Competition, Tradition, Manners at Wimbledon - The American Spectator | USA News and Politics
Competition, Tradition, Manners at Wimbledon
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Alizé Cornet after breaking No. 1 Iga Świątek's 37-match winning streak (Wimbledon/YouTube)

Iga Świątek’s win streak reached No. 37 with a tough three-set win over a Dutch lass, Lesley Pattinama Kerkhove, in the second round at the AELTC Championships. Mr. Pleszczynski and I looked at the up side — gritty come-from-behind, forehand in good form, and other self-deceptions to avoid admitting she was not dominating on grass, as she has been most of the year on other surfaces. As tennis fans in general and supporters of American and Polish players in particular, we also support Israeli players but if there were any in the Qualifying Draws at Wimbledon, we missed them. We support players from other countries too, of course, because sports is let the better man win and the woman too, but you go with the home team and that need not subvert the old fair-and-accurate.

Our position on the AELTC ban of Russian and Belorussian players due to Russia’s invasion of Ukraine is that they are stinkers for not inviting TAS to the tournament despite we have been fair and accurate about Boris Johnson, who was a pretty good tennis writer.

However, the AELTC is a private club and we are told they do not kowtow to the Government, which is down on Russia. It would have been better for the old fair-and-accurate to verify on the scene that they were not taking orders from Whitehall. You read John Le Carré’s A Most Wanted Man and, even if it is fiction, you worry about the reach of the powers that are.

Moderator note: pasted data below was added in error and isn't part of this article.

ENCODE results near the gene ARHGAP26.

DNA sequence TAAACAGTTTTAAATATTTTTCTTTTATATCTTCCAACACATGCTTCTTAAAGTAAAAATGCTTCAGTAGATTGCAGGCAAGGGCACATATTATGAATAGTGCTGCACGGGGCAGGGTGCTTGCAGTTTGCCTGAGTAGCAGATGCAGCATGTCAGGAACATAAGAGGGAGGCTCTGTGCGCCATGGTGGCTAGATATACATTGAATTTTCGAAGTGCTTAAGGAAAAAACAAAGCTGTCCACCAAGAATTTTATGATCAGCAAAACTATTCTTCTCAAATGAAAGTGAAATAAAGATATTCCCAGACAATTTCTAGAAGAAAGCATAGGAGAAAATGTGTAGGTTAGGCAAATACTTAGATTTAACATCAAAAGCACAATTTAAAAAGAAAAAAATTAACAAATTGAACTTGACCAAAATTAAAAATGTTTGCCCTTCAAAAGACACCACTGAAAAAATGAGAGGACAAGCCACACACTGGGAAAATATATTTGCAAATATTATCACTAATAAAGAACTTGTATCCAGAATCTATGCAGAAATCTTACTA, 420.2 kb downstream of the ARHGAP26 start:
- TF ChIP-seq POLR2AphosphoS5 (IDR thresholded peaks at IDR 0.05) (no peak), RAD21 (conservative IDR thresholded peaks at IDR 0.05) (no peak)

Moreover, Bojo, as the PM is affectionately known on Fleet Street, was said by one of England’s great editors and war reporters, Max Hastings, to be a vain man without regard for truth. Although Mr. Johnson threatened his former boss, the latter called his bluff and was not put in the Tower.

As to Mr. P and me, we are all for private clubs and non-interference by politicians. So they can do whatever they want. Their position is that raw aggression should not be rewarded. How punishing private athletes is on the same order as blocking Russia’s foreign trade or the bank accounts of its ruling class is not entirely clear, but it is their club.

Also, they say, banning Russians and White Russians would enhance security on account you do not know how much danger will swirl around the grounds at the venerable old Wimbledon club if Russia-haters get it in their heads there are targets for their rage nearby. This brings to mind Arabs banning Israeli athletes from their events on spurious security grounds, and while it is surely an argument, it is not persuasive. If there is a security issue, the responsible agencies can round up all the usual suspects prior to the event and keep them in a cellar somewhere until it is over.

Their other argument is what if a Russian or White Russian won and then had to be, as tradition demands, personally congratulated by the Duchess of Cambridge or the Duchess of Sussex or another one you read about in Richard III. My answer is to play Johnny Horton’s “The Battle of New Orleans” over the loudspeaker, but again, there is a point there inasmuch as the masters of the Kremlin would likely exploit the occasion for propaganda, and in war, PR matters, though not as much as artillery.